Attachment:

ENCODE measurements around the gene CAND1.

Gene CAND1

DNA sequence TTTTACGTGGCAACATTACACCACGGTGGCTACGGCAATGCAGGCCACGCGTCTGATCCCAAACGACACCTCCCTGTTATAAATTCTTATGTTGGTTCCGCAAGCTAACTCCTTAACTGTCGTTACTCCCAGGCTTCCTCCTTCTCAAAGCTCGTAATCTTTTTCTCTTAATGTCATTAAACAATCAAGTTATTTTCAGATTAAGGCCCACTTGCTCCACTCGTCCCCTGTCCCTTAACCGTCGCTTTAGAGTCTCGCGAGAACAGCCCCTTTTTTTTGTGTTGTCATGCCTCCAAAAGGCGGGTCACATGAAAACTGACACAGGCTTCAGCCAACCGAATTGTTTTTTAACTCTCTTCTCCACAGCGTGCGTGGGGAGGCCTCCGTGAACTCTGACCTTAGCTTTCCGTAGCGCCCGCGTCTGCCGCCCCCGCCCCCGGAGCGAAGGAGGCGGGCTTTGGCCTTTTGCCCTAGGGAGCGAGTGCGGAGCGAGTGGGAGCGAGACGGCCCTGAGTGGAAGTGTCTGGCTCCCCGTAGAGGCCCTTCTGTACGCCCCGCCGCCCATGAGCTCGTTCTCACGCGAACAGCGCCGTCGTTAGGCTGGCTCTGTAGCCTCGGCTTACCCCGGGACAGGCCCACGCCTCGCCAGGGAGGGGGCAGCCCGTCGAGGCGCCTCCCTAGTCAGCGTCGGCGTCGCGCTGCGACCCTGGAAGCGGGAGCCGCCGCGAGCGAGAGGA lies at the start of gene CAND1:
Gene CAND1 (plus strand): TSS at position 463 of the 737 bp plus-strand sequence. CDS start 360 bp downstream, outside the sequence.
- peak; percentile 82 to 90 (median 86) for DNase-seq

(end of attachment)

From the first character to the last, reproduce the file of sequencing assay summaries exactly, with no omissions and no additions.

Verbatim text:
ENCODE measurements around the gene CAND1.

Gene CAND1

DNA sequence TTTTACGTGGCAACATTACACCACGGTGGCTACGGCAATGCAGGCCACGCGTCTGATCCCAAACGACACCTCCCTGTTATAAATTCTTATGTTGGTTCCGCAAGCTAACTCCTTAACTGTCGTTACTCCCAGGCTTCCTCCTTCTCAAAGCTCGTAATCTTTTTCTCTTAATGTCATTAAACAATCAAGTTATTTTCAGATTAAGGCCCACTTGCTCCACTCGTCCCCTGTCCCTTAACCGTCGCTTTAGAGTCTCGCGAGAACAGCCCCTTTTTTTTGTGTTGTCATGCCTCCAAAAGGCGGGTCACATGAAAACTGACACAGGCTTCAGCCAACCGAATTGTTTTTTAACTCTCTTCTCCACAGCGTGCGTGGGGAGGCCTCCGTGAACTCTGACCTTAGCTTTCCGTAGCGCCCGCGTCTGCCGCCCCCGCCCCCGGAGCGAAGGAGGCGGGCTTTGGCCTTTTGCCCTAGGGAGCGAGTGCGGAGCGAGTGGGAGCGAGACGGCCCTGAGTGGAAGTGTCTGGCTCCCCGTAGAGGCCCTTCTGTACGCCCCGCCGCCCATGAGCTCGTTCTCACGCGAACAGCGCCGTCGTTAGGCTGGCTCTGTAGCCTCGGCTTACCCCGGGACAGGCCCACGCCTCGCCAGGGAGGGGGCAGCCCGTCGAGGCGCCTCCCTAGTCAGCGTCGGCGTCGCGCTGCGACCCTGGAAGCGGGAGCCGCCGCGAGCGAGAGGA lies at the start of gene CAND1:
Gene CAND1 (plus strand): TSS at position 463 of the 737 bp plus-strand sequence. CDS start 360 bp downstream, outside the sequence.
- peak; percentile 82 to 90 (median 86) for DNase-seq